It is worth pointing out that an ideal geometry on turnouts, especially of the crossing nose, helps to avoid loss of contact between the wheels and the rail at these elements, hence the effects of impact forces generated due to the dipped-like trajectory are generally lower than is regular conditions of degraded track or track geometry [16]. Furthermore, noise barriers are considered to help establish noise control everywhere as they are low-investment infrastructure with a maximum height of 2 m above rail head. In total, 280,000 km of the European network is fringed by these barriers, which culminates in an annual cost of 70,000 euros per km for noise barriers with a total annual cost for Europe of 20 billion euros, which is called the equivalent barrier cost [21].
There are two main alternatives for noise barriers. The normal ones are built at distances of about 4.5 m from the track axis, being as high as 4 m above the railhead. The second type, named low-close barriers, are usually at 1.7 m from the axis and with heights reaching only 1 m.
A summary of most wheel/rail treatments for noise control, with their expected outcomes in industry use over the three types of noises exposed here, can be seen at the end of this section.

3.2. Methodology

In order to properly access the most feasible options in practical and economic terms, a life cycle costing (LCC) analysis will be followed based upon the different aspects of each method and their impacts. Railways are already known as highly costly to construct and operate, but maintenance also plays a very important part of its life cycle as it helps stretch the durability of its components. Because of all of these aspects of railways, it is vital that maintenance walks alongside noise control measures and each supports the other. Thus, secondary improvements and solutions such as noise abatement measures do not work as threats to the economic viability of railways.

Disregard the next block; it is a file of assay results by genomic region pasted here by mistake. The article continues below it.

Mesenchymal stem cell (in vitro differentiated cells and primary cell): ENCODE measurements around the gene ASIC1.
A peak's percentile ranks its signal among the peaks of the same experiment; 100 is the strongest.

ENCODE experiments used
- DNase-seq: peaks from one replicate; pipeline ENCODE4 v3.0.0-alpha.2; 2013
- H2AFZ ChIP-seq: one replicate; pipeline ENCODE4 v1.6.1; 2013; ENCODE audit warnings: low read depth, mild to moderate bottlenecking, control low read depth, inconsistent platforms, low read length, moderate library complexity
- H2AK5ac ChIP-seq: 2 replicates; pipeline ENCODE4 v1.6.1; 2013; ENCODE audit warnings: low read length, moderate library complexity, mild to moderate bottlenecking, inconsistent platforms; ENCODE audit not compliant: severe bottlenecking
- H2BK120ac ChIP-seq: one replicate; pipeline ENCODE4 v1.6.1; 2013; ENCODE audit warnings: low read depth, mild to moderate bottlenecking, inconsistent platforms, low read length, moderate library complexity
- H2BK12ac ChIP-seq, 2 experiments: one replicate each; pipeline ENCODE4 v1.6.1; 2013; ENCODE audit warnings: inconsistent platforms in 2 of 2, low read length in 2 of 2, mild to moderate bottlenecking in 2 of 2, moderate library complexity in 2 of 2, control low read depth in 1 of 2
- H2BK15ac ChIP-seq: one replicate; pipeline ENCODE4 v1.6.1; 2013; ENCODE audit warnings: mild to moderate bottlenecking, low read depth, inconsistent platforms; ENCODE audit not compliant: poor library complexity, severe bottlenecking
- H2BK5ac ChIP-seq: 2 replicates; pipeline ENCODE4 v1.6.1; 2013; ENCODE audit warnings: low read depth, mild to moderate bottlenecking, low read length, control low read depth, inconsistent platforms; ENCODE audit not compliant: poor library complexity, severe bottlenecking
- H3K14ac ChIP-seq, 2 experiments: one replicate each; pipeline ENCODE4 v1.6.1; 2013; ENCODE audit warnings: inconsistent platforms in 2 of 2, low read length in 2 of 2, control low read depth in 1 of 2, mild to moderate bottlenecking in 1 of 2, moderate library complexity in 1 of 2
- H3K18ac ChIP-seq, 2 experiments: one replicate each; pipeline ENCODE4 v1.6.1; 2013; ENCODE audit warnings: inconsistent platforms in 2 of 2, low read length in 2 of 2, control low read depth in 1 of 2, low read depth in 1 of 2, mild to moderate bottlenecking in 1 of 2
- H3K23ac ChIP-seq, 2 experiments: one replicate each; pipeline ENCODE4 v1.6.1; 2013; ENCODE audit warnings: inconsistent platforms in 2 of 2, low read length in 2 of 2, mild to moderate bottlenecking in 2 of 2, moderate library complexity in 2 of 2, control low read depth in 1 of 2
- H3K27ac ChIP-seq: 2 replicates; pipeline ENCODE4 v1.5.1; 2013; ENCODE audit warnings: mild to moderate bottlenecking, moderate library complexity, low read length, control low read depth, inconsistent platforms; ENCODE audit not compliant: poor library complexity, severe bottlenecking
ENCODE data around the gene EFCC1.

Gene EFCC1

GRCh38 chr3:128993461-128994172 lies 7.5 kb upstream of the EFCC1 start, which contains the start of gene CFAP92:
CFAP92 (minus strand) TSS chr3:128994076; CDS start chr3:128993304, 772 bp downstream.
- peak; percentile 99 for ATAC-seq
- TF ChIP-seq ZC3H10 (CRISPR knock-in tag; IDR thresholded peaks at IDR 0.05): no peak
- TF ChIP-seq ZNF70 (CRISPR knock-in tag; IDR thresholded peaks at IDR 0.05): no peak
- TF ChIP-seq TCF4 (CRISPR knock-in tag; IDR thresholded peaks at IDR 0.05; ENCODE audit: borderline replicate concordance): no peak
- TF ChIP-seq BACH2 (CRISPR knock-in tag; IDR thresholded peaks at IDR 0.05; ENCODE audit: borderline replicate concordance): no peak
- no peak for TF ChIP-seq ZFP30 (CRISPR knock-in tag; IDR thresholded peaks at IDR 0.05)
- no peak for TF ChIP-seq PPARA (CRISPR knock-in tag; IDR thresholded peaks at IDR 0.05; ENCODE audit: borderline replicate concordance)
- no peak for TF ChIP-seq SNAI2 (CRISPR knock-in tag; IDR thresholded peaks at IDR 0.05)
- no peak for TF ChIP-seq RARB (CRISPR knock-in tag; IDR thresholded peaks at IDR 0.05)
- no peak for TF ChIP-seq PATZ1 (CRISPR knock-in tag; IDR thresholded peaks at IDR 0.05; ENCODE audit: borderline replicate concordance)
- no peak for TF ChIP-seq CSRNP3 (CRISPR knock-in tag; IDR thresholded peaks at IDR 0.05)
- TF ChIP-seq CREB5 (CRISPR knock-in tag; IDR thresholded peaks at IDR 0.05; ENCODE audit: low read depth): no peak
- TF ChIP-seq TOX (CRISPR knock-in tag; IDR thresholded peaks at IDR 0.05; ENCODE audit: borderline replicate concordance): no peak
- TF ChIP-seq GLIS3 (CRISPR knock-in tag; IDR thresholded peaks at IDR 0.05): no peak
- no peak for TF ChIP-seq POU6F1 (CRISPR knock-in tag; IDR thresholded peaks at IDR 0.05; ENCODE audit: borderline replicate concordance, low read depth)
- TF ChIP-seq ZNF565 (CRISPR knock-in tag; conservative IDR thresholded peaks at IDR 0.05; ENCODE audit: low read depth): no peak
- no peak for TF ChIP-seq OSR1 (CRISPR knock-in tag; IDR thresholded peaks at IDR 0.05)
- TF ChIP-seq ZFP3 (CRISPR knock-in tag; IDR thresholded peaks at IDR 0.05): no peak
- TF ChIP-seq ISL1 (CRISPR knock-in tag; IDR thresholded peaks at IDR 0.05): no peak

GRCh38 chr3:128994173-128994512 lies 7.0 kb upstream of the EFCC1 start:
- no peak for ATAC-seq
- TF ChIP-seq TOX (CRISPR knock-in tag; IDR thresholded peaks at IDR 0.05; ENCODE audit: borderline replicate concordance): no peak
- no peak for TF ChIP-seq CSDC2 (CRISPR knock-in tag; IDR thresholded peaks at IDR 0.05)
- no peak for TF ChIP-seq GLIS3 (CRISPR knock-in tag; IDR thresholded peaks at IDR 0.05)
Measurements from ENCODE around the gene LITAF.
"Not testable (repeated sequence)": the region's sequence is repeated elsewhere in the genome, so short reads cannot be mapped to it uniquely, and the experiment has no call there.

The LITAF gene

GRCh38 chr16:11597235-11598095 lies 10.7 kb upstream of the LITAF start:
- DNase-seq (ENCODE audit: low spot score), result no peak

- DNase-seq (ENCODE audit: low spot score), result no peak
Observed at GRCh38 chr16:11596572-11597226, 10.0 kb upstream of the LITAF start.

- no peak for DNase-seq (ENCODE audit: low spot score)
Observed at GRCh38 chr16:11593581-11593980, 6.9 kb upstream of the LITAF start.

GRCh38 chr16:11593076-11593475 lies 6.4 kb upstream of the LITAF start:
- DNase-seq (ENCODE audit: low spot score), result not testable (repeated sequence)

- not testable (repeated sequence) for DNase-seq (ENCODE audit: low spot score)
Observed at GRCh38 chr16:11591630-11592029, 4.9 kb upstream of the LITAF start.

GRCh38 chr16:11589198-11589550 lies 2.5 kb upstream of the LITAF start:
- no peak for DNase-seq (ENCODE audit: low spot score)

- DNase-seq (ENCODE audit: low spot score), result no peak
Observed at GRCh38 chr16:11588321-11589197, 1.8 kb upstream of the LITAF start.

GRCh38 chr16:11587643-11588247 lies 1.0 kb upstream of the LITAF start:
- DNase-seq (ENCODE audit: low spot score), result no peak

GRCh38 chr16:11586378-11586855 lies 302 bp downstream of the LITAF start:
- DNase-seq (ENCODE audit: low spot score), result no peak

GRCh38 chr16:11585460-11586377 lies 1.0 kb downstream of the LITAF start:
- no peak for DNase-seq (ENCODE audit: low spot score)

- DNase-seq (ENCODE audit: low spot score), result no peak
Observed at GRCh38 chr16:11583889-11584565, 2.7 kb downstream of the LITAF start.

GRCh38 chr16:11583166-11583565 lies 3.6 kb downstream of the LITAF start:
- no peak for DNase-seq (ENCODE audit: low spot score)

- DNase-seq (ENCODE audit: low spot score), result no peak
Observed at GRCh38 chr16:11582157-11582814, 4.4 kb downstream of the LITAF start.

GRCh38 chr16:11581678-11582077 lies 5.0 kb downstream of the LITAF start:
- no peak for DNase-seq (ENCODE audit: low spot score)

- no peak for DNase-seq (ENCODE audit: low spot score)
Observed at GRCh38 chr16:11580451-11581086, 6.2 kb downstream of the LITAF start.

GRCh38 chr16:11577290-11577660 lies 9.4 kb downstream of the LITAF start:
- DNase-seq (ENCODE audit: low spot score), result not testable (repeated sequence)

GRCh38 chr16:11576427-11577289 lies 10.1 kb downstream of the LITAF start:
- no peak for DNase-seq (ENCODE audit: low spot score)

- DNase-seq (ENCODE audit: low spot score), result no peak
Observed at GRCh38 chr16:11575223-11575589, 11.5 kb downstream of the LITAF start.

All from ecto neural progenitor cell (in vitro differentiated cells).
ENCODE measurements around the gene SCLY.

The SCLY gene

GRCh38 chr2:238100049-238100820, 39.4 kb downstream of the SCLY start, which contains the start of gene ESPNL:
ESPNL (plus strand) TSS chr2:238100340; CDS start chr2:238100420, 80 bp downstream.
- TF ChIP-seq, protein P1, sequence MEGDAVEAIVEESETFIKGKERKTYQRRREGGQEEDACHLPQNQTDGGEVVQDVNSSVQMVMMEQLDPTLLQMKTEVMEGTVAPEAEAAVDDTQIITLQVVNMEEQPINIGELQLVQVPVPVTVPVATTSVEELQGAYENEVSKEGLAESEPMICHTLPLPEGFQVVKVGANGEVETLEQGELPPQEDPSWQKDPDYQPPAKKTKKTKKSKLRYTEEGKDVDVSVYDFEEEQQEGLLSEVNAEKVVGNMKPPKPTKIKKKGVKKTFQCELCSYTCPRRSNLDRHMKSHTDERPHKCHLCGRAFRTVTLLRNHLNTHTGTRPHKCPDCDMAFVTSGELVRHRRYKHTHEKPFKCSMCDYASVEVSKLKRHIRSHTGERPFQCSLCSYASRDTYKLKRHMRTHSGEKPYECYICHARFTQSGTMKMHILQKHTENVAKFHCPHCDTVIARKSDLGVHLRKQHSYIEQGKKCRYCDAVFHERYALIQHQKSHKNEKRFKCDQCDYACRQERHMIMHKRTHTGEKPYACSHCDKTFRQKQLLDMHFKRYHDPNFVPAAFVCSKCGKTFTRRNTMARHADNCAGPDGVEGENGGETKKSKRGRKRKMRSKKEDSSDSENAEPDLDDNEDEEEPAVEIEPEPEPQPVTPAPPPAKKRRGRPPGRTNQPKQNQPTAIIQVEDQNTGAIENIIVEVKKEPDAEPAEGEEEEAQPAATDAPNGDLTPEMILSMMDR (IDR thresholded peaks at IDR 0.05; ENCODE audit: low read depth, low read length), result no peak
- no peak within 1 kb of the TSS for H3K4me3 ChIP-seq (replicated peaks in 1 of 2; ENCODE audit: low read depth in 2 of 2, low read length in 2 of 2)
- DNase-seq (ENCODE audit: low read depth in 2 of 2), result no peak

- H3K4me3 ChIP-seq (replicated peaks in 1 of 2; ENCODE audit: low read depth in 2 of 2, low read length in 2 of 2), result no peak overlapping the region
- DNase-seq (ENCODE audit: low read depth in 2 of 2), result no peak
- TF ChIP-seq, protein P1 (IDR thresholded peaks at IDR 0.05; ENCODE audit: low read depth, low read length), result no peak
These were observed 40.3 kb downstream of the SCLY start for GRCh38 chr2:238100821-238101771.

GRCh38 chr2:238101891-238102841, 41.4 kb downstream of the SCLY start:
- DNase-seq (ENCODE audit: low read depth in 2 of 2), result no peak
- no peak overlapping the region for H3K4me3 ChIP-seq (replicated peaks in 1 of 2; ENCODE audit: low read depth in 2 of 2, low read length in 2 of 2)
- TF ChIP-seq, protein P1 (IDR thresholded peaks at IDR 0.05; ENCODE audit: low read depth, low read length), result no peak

According to LCC theory, the decision of opting for one option over another should be made in a way that results in the lowest total costs over the life span of a determinate process, which in this case is the whole of the railway system [22]. Railways already operate with restricted budgets even without having to consider noise control, so following an action plan that proves to be an efficient method to calculate the total network costs of implementing such measures with different consequences is obviously very important [23].
Maintenance of the wheel/rail interface has two fundamental aspects: the control of friction and control of wheel and rail profile, which thankfully correlates with the approach for abating sound emission as already seen in Section 4. Even though the stake holders would enjoy having a railway in a perfect state, the key motivation for maintaining either rail and freight is economics. Thus, it is more about how economically the railway operates than the state of it, although some levels were already mentioned as being necessary to reach [24].
In recent studies [22,23,24], the life cycle cost analysis shows that the overall costs of noise control measures at source are lower than the ones of noise barriers or façade insulation only. These barrier costs evaluated (pointed as the equivalent barrier cost) can be compared to the total annual cost of track maintenance and renewal, which are 70 billion euros, as around 30% of this.

4. Results and Discussion

4.1. Assumptions

Based on industry reports, assumptions from the railway industry have been addressed. The benefits acquired for each method can be seen below, as well as the cost assumptions for the whole life cycle evaluation, in Table 3. The discount rate considered in all projections is of 5% over 50 years of cash flows:
  • Benefit for Track and Rail based Lubrication: £3500.00;
  • Benefit for Resilient Wheels: £3000.00.